The substance matters, declares Rowe. “Don’t rely on words printed in the engagement letter,” she advises. “Stating that Duff & Phelps was retained ‘in anticipation of litigation’ cannot create the privilege” without more, she notes. Rowe suggests that the firm should have followed through and actually performed dual, parallel investigations: “Clark Hill’s factual argument that there was a ‘two-tracked’ investigation certainly could have been a successful one,” she suggests. “It is actually surprising to think that Clark Hill would have called off the investigation of their usual cybersecurity vendor, eSentire,” she opines.

“Simply put, if the firm’s usual information technology vendor had conducted a comprehensive investigation limited to facts and the relationship of the vendor hired by the outside law firm had been made clearer, the court’s decision may have been different,” agrees Klemm. “The separate investigation by the firm’s usual outside information technology consultant should have been more comprehensive but limited to the facts of what occurred,” he advises. “Here, it did not appear that the firm’s outside information technology consultant even provided a report that could be produced,” observes Klemm. 

Lessons Learned

A law firm or business subject to reputational fallout due to a data breach might think twice about having to air its dirty laundry in the form of a thorough investigation of its cybersecurity failings. “The decision certainly could make law firms resistant to conducting full investigations into cyberattacks,” cautions Klemm. “On the other hand, if a firm implements appropriate precautions, it should be possible to protect documents and information,” he adds. “The key,” counsels Klemm, “will be to implement these precautions from the start and to ensure that the firm clearly delineates the purposes for which it retains other law firms and vendors to investigate and to respond to a cyberattack.”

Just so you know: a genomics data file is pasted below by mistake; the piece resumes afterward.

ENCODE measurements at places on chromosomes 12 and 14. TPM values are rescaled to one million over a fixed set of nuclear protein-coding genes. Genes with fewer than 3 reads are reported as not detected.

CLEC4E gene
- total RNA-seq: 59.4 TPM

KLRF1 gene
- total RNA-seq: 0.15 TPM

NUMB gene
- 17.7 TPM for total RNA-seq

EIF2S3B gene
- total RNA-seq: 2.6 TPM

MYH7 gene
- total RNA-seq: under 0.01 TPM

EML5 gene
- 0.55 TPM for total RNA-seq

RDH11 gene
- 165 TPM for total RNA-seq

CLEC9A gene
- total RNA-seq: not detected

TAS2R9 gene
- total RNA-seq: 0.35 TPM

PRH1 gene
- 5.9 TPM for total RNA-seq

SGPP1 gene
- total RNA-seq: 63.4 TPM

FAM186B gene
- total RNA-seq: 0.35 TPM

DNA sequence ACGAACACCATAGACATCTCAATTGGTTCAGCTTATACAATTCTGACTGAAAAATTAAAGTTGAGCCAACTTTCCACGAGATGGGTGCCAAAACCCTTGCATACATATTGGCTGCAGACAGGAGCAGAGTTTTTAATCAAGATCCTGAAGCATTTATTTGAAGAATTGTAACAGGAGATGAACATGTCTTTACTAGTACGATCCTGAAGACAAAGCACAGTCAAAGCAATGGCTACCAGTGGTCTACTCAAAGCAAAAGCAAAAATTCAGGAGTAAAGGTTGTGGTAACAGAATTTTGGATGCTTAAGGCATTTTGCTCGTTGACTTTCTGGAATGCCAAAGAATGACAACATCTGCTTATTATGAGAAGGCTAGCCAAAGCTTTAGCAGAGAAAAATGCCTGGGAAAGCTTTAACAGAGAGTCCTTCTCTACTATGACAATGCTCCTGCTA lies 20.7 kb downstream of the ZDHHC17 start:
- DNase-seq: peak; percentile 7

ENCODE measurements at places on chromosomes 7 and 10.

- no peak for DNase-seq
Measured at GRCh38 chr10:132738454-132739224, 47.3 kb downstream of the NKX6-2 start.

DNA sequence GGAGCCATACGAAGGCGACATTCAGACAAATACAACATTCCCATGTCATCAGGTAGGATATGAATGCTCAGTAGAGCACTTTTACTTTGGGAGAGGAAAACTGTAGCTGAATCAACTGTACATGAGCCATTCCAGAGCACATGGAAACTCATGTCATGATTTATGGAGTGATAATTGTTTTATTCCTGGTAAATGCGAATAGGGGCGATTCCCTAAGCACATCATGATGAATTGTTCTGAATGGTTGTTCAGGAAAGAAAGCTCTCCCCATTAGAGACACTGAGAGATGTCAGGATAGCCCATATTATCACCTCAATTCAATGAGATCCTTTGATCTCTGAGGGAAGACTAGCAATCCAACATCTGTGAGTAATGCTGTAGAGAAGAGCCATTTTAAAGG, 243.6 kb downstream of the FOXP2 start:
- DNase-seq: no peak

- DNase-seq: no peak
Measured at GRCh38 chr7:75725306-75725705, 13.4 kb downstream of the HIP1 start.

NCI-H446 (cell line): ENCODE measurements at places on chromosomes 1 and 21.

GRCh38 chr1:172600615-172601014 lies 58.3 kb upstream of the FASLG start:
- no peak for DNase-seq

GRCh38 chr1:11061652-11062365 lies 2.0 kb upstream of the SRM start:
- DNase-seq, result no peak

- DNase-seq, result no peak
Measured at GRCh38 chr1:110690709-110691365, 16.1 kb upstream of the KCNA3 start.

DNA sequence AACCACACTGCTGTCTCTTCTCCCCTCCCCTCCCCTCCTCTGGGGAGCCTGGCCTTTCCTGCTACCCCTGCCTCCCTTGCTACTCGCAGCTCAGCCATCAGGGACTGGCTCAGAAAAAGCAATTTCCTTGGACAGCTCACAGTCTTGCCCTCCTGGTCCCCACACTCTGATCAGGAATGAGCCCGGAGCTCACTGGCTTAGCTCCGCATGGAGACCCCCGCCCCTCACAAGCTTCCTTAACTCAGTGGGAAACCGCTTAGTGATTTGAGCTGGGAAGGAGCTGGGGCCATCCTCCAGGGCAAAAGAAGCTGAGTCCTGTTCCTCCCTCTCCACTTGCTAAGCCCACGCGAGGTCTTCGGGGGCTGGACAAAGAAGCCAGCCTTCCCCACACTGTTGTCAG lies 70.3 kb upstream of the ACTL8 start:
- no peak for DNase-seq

“Basic principles of work-product and attorney-client communication privileges apply, and their requirements are not formalities because they make or break the protection,” Rowe cautions. “Don’t multipurpose legal advice,” she stresses. This opinion, rather than encouraging a head-in-the-sand approach, “should reinforce the care with which companies, outside counsel, and consultants should approach their engagements,” she concludes.


  • Jared H. Lorenz, “Cyberbreach Leads to Legal Malpractice Claim,” Litigation News (Aug. 11, 2020).
  • Guo Wengui v. Clark Hill, PLC, et al., Civil Action No. 19-3195 (JEB) (D.D.C. Feb. 20, 2020) (Motion to Dismiss Order).